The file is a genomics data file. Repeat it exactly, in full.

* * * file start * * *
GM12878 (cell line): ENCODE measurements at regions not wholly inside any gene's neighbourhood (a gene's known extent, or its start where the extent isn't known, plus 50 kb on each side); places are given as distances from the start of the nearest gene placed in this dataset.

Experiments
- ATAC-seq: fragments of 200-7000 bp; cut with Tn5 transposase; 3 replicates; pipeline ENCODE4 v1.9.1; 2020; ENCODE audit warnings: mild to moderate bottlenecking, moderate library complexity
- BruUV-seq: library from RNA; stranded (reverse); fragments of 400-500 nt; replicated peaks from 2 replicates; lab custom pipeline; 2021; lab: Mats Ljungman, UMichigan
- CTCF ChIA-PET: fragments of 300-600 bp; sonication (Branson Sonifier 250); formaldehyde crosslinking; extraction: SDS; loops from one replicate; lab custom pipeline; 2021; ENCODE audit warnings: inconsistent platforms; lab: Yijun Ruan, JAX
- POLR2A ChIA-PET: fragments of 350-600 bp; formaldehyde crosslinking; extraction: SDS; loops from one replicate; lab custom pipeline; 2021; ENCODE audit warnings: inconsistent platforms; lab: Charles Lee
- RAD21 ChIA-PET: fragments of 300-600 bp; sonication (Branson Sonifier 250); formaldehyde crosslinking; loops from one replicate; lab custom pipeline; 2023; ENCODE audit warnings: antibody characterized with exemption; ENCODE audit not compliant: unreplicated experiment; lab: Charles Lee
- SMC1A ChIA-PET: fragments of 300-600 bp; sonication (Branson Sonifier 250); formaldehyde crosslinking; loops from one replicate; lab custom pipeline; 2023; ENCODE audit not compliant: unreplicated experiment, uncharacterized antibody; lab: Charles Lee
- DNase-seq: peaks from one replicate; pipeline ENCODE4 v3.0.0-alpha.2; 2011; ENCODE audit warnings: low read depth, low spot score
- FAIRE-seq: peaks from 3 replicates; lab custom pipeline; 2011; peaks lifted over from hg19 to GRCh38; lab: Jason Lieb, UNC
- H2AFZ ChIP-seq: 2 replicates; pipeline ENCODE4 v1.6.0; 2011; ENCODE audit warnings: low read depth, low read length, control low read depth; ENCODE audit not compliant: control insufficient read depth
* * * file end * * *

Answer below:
GM12878 (cell line): ENCODE measurements at regions not wholly inside any gene's neighbourhood (a gene's known extent, or its start where the extent isn't known, plus 50 kb on each side); places are given as distances from the start of the nearest gene placed in this dataset.

Experiments
- ATAC-seq: fragments of 200-7000 bp; cut with Tn5 transposase; 3 replicates; pipeline ENCODE4 v1.9.1; 2020; ENCODE audit warnings: mild to moderate bottlenecking, moderate library complexity
- BruUV-seq: library from RNA; stranded (reverse); fragments of 400-500 nt; replicated peaks from 2 replicates; lab custom pipeline; 2021; lab: Mats Ljungman, UMichigan
- CTCF ChIA-PET: fragments of 300-600 bp; sonication (Branson Sonifier 250); formaldehyde crosslinking; extraction: SDS; loops from one replicate; lab custom pipeline; 2021; ENCODE audit warnings: inconsistent platforms; lab: Yijun Ruan, JAX
- POLR2A ChIA-PET: fragments of 350-600 bp; formaldehyde crosslinking; extraction: SDS; loops from one replicate; lab custom pipeline; 2021; ENCODE audit warnings: inconsistent platforms; lab: Charles Lee
- RAD21 ChIA-PET: fragments of 300-600 bp; sonication (Branson Sonifier 250); formaldehyde crosslinking; loops from one replicate; lab custom pipeline; 2023; ENCODE audit warnings: antibody characterized with exemption; ENCODE audit not compliant: unreplicated experiment; lab: Charles Lee
- SMC1A ChIA-PET: fragments of 300-600 bp; sonication (Branson Sonifier 250); formaldehyde crosslinking; loops from one replicate; lab custom pipeline; 2023; ENCODE audit not compliant: unreplicated experiment, uncharacterized antibody; lab: Charles Lee
- DNase-seq: peaks from one replicate; pipeline ENCODE4 v3.0.0-alpha.2; 2011; ENCODE audit warnings: low read depth, low spot score
- FAIRE-seq: peaks from 3 replicates; lab custom pipeline; 2011; peaks lifted over from hg19 to GRCh38; lab: Jason Lieb, UNC
- H2AFZ ChIP-seq: 2 replicates; pipeline ENCODE4 v1.6.0; 2011; ENCODE audit warnings: low read depth, low read length, control low read depth; ENCODE audit not compliant: control insufficient read depth